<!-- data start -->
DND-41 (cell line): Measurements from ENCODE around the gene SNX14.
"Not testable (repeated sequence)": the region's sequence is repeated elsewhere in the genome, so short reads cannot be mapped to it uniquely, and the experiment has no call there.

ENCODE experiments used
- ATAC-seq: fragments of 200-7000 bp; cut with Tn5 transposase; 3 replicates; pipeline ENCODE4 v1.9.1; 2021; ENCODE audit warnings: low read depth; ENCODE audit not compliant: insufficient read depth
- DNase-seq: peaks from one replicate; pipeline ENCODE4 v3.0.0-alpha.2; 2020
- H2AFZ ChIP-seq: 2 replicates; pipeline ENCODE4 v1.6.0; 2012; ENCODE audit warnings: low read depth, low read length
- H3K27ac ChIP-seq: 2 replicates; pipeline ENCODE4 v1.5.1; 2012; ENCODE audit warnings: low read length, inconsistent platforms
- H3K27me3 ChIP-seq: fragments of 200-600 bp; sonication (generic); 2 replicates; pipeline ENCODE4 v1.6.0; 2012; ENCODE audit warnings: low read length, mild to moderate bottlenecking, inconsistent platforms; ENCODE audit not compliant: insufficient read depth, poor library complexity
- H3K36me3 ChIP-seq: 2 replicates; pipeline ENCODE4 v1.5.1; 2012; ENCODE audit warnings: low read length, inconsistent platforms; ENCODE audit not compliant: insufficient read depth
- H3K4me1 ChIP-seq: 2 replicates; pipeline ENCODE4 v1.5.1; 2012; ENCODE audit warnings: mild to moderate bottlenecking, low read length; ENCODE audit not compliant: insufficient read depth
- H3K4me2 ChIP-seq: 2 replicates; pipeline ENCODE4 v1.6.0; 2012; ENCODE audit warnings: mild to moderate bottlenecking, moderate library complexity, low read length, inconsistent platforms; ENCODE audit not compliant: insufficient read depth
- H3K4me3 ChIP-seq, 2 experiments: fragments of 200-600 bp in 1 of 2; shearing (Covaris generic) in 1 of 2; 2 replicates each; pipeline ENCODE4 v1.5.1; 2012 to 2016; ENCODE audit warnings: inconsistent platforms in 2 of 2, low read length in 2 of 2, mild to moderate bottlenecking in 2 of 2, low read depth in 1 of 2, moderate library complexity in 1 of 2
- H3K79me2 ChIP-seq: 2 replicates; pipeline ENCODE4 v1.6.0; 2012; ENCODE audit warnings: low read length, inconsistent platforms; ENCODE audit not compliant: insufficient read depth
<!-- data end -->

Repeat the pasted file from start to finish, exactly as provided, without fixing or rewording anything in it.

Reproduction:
DND-41 (cell line): Measurements from ENCODE around the gene SNX14.
"Not testable (repeated sequence)": the region's sequence is repeated elsewhere in the genome, so short reads cannot be mapped to it uniquely, and the experiment has no call there.

ENCODE experiments used
- ATAC-seq: fragments of 200-7000 bp; cut with Tn5 transposase; 3 replicates; pipeline ENCODE4 v1.9.1; 2021; ENCODE audit warnings: low read depth; ENCODE audit not compliant: insufficient read depth
- DNase-seq: peaks from one replicate; pipeline ENCODE4 v3.0.0-alpha.2; 2020
- H2AFZ ChIP-seq: 2 replicates; pipeline ENCODE4 v1.6.0; 2012; ENCODE audit warnings: low read depth, low read length
- H3K27ac ChIP-seq: 2 replicates; pipeline ENCODE4 v1.5.1; 2012; ENCODE audit warnings: low read length, inconsistent platforms
- H3K27me3 ChIP-seq: fragments of 200-600 bp; sonication (generic); 2 replicates; pipeline ENCODE4 v1.6.0; 2012; ENCODE audit warnings: low read length, mild to moderate bottlenecking, inconsistent platforms; ENCODE audit not compliant: insufficient read depth, poor library complexity
- H3K36me3 ChIP-seq: 2 replicates; pipeline ENCODE4 v1.5.1; 2012; ENCODE audit warnings: low read length, inconsistent platforms; ENCODE audit not compliant: insufficient read depth
- H3K4me1 ChIP-seq: 2 replicates; pipeline ENCODE4 v1.5.1; 2012; ENCODE audit warnings: mild to moderate bottlenecking, low read length; ENCODE audit not compliant: insufficient read depth
- H3K4me2 ChIP-seq: 2 replicates; pipeline ENCODE4 v1.6.0; 2012; ENCODE audit warnings: mild to moderate bottlenecking, moderate library complexity, low read length, inconsistent platforms; ENCODE audit not compliant: insufficient read depth
- H3K4me3 ChIP-seq, 2 experiments: fragments of 200-600 bp in 1 of 2; shearing (Covaris generic) in 1 of 2; 2 replicates each; pipeline ENCODE4 v1.5.1; 2012 to 2016; ENCODE audit warnings: inconsistent platforms in 2 of 2, low read length in 2 of 2, mild to moderate bottlenecking in 2 of 2, low read depth in 1 of 2, moderate library complexity in 1 of 2
- H3K79me2 ChIP-seq: 2 replicates; pipeline ENCODE4 v1.6.0; 2012; ENCODE audit warnings: low read length, inconsistent platforms; ENCODE audit not compliant: insufficient read depth